Thanksgiving = Smallmouth

Courtesy of Brandon Card
Brandon Card on Norris Lake.

About the author

Brandon Card

Brandon Card

Tennessee’s Brandon Card, who competed for the University of Kentucky, is the first Bassmaster College Series angler to qualify for the Elite Series.

Thanksgiving is a time for reflection, a time to give thanks, and a time to catch some big ole brown fish.  The three or four weeks surrounding Thanksgiving is when the smallmouth bass fishing gets really good in East Tennessee.  The water temp is dropping, and the smallies start to feed heavy before winter.

On Norris Lake, my home lake, and other highland reservoirs in Tennessee, bass go through a transition phase right around Thanksgiving.  They transition from feeding on minnows and bait fish to feeding on crawfish, and this usually happens once the water temp drops below 60.  For most of the fall, smallmouth are chasing bait and can be real scattered, but as the water temp drops, they get dialed in to crawfish and gang up on certain banks. 

I can find smallmouth on most rocky banks, but the best areas usually seem to be where I can find isolated rock.  I look for long sloping pea gravel points with boulders, or clay banks with softball size rock.  By fishing small specific areas, I feel like I have better chances of catching them than if I fish down miles of rocky shoreline.  I just try to hit as many high percentage areas as I can in a day.  It is important to stay moving, because if they are not feeding on one bank, I can guarantee they are munching some where else.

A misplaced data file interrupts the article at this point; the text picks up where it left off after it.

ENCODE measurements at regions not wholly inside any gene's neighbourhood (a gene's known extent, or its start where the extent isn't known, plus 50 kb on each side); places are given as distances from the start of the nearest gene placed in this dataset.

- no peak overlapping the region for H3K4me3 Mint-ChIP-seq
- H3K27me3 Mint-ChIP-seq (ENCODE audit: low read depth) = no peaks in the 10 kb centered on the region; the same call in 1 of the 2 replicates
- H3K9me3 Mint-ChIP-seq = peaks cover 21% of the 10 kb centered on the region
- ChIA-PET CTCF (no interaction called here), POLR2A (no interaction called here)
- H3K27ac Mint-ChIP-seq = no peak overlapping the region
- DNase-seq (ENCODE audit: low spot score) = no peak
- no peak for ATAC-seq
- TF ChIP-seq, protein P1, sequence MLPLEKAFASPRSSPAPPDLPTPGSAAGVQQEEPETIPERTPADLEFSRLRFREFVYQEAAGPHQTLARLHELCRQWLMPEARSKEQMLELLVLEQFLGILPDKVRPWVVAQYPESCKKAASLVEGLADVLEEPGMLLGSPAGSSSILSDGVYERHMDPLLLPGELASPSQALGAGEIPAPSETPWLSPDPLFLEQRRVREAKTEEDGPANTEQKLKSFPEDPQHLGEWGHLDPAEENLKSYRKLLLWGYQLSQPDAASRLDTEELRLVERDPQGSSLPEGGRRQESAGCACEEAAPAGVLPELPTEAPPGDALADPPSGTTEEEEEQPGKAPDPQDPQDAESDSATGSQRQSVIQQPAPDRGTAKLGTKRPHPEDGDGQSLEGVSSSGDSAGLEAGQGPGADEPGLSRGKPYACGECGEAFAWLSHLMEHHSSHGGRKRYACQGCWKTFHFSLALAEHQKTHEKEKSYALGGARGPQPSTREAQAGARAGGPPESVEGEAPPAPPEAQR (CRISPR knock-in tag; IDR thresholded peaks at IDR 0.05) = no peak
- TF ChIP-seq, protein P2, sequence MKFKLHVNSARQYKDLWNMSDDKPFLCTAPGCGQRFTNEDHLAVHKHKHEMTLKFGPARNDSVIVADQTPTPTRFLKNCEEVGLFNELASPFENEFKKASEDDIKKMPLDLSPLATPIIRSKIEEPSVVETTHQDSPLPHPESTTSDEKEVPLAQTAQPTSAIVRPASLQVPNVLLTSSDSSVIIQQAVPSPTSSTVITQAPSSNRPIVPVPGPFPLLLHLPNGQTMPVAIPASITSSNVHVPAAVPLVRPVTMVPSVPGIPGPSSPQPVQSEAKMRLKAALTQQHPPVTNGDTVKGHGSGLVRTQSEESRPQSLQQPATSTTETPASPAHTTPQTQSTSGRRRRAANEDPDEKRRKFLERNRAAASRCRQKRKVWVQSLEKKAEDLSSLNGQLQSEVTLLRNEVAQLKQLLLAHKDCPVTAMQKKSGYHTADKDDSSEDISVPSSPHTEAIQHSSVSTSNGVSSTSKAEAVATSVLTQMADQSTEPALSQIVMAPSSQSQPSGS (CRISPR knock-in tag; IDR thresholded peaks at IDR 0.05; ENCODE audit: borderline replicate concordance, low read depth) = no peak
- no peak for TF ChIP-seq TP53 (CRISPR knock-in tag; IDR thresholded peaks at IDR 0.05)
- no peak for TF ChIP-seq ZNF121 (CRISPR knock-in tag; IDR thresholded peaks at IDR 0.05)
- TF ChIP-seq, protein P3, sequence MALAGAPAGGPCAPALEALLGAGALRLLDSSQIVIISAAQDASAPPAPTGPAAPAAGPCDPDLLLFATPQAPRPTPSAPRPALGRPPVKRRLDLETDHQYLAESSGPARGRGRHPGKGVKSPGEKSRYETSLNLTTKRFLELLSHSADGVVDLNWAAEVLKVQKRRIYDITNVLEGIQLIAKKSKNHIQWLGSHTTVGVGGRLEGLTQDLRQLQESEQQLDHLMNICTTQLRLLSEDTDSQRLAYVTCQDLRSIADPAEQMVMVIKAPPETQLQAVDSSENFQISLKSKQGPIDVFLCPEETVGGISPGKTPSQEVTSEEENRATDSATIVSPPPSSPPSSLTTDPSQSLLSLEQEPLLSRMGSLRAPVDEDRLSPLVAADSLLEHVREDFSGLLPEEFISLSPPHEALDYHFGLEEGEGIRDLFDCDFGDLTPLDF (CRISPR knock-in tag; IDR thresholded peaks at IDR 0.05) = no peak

My bait of choice is a Taylor Man’s 5/16 oz finesse jig (TMCLures.com) with a twin tail grub.  I’m fishing in real clear water, so I keep my color selection pretty simple.  I either use a green pumpkin/brown jig or a pb&j jig, and I always use a green pumpkin trailer.  On cloudy days, I can get away with 15 lb floro and casting gear, but on sunny days when visibility is high, I will go with 8 lb floro and spinning gear.

I stay far off the bank and make long casts to avoid spooking the fish in the clear water.  I fish the jig anywhere from 5’ to 25’ of water.  The depth of the bass usually depends on the day.  The smallies will get pretty shallow on couldy, nasty days, but tend to go deeper during the sunnier days.  I would say that my prime depth is 15’ though.  Once I figure out the depth, I just run all over the lake keying in on isolated rock areas at that depth.

No doubt, this is a special time of year.  I love the holidays, spending time with the family, and catching big smallmouths.  I hope everyone has a great Thanksgiving!  Don’t eat too much, because you have to be light on your feet to wrestle those biguns around the boat!

Remember to Chase Your Dreams!

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